About the Idea Bar:
Working in a creative team, the life of our business is new ideas.  We come up with them every day for clients, but sometimes there are ideas that just don't fit a client.  They are too big, too different, or just not quite right. To view all "Idea Bar" posts on this blog, click here.

Monday, October 02, 2006

IdeaBar: Mobile Marketing with Virtual Hugs

I2m_cutecircuit_hugshirt_1 One of the more interesting reports to come out of Wired's NextFest event held in NY this past weekend was about a wearable technology company called CuteCircuit and their "hug shirt."  The shirt uses bluetooth technology or mobile messaging through SMS to relay the sensation of a hug from one wearer to another anywhere in the world.  While it might seem like yet another technology toy with limited usefulness, the concept got me thinking about a new frontier of uses for wearable technology that integrates with bluetooth technology.  The most basic benefit of this is that a huge number of mobile phones already have bluetooth and this presents lots of integration opportunities.  Bluetooth hugs are just the beginning of the potential uses for this technology. 

By offering the benefit of touch and integrating it with voice, other applications could include virtual sight assistance for the blind, helping children away from parents for the first time deal with separation anxiety, and even add the dimension of touch to the webchat.  Even in the concept of the bluetooth virtual hug, another marketing application could be smart charities that offer virtual hugs from celebrities like Angelina Jolie or George Clooney for the price of a small donation.  Who wouldn't donate money for a bluetooth hug from Salma Hayek?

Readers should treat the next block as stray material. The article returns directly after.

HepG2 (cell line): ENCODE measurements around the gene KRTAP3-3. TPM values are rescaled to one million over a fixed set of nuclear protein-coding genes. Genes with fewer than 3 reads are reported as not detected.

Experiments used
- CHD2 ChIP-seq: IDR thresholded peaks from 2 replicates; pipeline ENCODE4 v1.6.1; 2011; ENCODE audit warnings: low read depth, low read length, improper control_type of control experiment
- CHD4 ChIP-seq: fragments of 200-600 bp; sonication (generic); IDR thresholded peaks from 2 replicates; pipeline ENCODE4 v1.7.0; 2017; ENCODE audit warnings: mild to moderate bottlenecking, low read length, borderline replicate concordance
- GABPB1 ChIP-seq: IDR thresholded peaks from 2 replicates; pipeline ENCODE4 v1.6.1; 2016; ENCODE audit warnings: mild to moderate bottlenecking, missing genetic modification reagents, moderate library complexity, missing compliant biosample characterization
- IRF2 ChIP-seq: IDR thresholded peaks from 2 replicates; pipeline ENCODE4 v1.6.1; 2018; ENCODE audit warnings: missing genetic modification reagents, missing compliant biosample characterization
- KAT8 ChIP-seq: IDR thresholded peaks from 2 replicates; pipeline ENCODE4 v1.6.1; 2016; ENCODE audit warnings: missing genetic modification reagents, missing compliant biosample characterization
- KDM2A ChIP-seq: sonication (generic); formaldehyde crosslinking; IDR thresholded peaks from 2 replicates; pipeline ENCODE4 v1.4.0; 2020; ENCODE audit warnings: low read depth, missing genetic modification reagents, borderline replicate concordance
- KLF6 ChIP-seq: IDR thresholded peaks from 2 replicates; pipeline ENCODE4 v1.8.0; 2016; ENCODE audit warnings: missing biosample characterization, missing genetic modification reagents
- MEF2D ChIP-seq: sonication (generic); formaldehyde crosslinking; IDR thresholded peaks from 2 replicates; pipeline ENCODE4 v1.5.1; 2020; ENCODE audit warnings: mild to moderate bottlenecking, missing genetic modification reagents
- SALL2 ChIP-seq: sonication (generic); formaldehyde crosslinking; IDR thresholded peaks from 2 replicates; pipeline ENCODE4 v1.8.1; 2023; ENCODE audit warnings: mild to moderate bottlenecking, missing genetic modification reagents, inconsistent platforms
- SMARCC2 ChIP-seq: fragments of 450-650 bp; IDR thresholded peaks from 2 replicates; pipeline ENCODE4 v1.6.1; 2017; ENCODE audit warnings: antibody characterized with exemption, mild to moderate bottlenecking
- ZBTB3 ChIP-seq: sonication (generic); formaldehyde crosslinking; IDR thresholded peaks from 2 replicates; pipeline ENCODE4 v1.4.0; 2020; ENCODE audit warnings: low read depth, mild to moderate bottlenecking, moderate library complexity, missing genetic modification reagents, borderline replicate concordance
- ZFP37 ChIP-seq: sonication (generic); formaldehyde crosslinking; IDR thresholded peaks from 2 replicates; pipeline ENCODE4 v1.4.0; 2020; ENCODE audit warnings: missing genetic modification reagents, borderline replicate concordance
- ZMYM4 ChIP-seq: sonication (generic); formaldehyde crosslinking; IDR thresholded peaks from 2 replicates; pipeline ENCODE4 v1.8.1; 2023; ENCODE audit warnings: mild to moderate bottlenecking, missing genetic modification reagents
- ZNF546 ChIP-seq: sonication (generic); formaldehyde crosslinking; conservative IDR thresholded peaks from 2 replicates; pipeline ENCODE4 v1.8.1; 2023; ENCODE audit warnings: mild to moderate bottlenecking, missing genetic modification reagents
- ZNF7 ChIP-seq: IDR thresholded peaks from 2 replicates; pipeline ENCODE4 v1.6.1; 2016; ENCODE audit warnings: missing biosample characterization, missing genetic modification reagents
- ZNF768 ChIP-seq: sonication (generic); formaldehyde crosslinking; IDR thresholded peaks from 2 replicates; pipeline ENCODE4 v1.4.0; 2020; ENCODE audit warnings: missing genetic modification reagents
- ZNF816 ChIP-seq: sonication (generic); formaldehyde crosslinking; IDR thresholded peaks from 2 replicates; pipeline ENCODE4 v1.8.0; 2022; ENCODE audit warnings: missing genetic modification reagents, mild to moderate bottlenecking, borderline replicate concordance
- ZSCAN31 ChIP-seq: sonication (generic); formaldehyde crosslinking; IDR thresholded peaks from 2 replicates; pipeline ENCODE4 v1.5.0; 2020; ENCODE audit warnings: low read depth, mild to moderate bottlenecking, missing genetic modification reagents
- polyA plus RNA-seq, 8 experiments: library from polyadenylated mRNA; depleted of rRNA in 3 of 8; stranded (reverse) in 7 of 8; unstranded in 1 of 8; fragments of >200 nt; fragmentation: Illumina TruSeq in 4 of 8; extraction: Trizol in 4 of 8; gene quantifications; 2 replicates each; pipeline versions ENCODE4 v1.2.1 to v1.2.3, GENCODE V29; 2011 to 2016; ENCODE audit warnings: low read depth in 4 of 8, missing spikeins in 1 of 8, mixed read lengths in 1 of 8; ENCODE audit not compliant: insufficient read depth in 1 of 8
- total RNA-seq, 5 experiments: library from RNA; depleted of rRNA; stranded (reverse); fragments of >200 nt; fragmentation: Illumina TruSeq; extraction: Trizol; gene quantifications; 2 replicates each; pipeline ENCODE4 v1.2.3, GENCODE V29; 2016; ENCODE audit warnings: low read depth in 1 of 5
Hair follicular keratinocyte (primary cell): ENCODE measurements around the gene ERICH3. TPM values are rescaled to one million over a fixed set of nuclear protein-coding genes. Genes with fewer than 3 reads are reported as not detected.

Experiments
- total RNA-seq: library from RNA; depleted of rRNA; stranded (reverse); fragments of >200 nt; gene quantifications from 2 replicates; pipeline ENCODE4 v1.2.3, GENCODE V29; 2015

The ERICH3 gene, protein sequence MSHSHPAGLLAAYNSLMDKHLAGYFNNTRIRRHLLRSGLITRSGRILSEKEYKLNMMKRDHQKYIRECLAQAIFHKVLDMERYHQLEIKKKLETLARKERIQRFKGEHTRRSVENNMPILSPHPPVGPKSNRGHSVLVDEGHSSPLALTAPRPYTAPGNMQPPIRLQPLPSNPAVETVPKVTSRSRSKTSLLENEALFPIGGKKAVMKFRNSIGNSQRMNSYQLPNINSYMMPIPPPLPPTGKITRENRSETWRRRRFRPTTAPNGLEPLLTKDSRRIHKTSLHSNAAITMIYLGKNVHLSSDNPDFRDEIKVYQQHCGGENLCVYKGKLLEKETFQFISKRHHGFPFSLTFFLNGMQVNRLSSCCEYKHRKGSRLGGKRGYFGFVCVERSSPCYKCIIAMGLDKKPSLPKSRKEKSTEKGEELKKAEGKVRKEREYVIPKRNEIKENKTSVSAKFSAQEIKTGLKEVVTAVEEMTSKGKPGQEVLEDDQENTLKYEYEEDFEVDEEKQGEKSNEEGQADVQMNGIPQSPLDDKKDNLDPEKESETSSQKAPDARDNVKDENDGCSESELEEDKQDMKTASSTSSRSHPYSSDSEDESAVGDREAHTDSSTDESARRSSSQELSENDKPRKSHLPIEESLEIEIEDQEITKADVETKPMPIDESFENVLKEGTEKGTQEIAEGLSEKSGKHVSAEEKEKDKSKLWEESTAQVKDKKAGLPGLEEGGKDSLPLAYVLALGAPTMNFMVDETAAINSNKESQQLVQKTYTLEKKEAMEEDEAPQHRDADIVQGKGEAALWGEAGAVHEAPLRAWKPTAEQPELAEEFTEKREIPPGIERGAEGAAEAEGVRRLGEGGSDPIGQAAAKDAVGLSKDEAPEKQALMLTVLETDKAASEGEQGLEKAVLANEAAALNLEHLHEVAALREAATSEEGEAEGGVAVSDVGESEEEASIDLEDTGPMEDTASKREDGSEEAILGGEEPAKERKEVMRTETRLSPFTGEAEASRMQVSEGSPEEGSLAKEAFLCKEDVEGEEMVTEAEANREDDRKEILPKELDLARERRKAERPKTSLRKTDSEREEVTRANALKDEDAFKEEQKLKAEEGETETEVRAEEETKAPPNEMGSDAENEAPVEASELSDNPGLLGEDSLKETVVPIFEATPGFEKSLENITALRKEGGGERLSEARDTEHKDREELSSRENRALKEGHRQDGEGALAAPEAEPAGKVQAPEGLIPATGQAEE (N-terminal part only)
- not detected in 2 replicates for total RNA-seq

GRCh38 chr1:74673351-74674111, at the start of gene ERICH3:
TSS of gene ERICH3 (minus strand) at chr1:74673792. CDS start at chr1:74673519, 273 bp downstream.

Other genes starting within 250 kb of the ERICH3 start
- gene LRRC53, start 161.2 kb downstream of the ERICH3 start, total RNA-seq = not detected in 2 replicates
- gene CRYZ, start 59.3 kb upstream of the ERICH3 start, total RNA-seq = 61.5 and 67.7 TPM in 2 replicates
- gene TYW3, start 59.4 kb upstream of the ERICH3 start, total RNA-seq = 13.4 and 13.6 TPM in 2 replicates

About the Idea Bar:
Working in a creative team, the life of our business is new ideas.  We come up with them every day for clients, but sometimes there are ideas that just don't fit a client.  They are too big, too different, or just not quite right. To view all "Idea Bar" posts on this blog, click here.

Tuesday, September 12, 2006

IdeaBar: Travel Guides On Demand

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I2m_rajasthanbook In the midst of planning a trip to India, I am in the process of doing what countless others do when planning a trip nationally or internationally ... browsing the bookshelves and looking for the best books to educate myself about the destination and plan an itinerary.  For domestic trips, I definitely turn to sites online like Yelp.com or Turnhere.com for the first scoop on destinations, but for an international trip to a place like India - my first stop is still the bookstore.  Yet standing in front of the shelves at Barnes & Noble, I was faced with the prospect of lugging a 600 page book about everything in India around on my trip.  I would certainly do it if I was planning on going all around India - but on my trip I will only be going to Rajasthan, Mumbai, Delhi and perhaps Goa.  The huge book is too heavy, and I'm a light traveller.  I ultimately decided on the Lonely Planet Guide for Rajasthan, Delhi & Agra.  The problem is, there is nothing on Mumbai and Goa in the book, and I don't plan on going to Agra.